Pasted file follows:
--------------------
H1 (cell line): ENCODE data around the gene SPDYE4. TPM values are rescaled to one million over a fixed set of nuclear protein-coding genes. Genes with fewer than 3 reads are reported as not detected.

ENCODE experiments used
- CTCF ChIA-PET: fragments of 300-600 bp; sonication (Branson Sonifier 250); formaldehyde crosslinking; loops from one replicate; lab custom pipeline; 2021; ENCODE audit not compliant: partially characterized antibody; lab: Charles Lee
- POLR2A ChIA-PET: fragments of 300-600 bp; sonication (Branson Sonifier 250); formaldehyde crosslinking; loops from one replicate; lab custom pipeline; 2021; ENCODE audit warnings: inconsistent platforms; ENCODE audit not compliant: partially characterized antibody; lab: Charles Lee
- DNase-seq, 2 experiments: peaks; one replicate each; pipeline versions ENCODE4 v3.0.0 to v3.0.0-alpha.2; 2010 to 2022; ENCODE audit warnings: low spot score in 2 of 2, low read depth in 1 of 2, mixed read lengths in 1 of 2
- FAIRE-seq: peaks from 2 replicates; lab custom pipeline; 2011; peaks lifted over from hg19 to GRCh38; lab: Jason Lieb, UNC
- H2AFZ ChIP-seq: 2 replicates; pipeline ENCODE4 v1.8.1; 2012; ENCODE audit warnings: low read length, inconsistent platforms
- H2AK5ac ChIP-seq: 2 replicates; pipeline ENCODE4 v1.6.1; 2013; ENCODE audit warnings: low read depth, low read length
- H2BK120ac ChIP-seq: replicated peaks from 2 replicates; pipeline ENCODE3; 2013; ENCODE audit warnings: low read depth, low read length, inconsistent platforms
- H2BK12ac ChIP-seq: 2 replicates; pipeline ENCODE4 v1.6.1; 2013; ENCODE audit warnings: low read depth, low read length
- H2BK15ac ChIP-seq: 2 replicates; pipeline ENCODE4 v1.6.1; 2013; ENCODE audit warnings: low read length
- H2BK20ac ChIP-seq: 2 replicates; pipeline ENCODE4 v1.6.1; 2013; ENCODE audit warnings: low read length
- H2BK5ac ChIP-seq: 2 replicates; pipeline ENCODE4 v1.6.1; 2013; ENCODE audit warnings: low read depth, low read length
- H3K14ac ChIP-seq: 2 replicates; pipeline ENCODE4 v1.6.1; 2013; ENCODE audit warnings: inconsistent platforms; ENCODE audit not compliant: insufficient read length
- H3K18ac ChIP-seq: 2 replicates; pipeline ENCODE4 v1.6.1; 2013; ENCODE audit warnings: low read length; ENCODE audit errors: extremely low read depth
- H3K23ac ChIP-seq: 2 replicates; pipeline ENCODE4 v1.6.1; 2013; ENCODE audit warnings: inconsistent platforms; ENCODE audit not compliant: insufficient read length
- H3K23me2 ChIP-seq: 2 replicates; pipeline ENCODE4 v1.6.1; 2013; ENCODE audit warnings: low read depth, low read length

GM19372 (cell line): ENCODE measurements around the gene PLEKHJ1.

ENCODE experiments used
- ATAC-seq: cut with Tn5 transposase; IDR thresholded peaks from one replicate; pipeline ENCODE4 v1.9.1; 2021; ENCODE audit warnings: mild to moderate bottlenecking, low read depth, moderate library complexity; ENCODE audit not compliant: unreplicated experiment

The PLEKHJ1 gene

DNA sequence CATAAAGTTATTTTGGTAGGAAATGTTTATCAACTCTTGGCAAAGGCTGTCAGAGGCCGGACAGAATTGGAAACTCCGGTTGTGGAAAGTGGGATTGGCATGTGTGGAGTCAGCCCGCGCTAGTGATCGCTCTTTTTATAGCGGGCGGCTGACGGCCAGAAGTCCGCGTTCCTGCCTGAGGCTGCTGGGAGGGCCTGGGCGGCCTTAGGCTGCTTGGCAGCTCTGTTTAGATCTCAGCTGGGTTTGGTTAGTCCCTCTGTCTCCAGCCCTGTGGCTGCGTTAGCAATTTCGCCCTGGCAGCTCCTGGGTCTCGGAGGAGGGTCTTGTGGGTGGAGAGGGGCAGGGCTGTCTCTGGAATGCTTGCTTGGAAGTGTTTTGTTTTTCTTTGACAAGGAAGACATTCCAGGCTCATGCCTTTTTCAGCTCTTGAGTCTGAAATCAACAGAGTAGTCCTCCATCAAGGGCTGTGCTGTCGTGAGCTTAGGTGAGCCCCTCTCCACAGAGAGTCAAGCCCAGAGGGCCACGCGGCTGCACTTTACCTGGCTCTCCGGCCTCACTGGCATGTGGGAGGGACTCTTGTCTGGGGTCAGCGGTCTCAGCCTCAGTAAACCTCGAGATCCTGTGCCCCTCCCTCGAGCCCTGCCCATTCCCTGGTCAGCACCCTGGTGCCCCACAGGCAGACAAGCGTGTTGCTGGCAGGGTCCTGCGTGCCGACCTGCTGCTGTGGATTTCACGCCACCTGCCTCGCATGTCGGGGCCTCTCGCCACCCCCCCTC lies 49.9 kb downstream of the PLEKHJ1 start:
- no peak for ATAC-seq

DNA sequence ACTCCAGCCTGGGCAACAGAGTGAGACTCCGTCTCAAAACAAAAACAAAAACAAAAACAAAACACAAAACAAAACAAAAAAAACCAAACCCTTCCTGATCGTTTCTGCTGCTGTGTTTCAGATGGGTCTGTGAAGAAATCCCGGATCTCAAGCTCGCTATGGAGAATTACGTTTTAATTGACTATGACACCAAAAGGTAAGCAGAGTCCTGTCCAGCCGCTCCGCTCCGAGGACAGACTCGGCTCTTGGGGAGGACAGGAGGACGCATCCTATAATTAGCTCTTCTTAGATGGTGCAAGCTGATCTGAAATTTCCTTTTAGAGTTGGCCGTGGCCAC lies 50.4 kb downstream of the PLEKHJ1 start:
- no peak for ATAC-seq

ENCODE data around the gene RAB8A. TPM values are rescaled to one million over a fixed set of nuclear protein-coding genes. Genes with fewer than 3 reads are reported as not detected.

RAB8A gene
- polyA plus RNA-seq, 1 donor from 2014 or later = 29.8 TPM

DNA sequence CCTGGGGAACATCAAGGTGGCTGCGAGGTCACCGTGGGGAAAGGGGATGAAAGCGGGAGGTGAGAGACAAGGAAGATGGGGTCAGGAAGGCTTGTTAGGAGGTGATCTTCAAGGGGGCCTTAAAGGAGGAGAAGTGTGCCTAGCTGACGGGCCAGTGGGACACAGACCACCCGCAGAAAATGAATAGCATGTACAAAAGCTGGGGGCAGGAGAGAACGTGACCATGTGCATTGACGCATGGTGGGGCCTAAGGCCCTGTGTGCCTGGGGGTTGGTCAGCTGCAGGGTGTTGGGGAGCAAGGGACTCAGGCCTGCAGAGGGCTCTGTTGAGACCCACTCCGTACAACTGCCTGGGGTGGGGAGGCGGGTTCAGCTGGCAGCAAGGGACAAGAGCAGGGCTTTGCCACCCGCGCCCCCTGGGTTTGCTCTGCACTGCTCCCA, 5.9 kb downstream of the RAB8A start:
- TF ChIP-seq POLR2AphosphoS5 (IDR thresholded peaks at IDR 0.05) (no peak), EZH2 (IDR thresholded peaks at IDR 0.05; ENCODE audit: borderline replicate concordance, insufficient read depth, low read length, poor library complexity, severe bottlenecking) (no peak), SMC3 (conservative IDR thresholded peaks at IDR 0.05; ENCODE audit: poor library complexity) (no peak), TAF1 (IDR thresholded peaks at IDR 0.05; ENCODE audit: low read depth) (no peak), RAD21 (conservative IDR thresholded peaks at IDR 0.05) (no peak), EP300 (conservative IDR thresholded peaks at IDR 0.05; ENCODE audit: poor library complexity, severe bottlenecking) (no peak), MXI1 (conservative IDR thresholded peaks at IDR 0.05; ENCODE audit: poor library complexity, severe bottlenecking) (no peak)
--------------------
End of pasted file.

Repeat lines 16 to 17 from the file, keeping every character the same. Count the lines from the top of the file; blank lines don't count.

- H3K23ac ChIP-seq: 2 replicates; pipeline ENCODE4 v1.6.1; 2013; ENCODE audit warnings: inconsistent platforms; ENCODE audit not compliant: insufficient read length
- H3K23me2 ChIP-seq: 2 replicates; pipeline ENCODE4 v1.6.1; 2013; ENCODE audit warnings: low read depth, low read length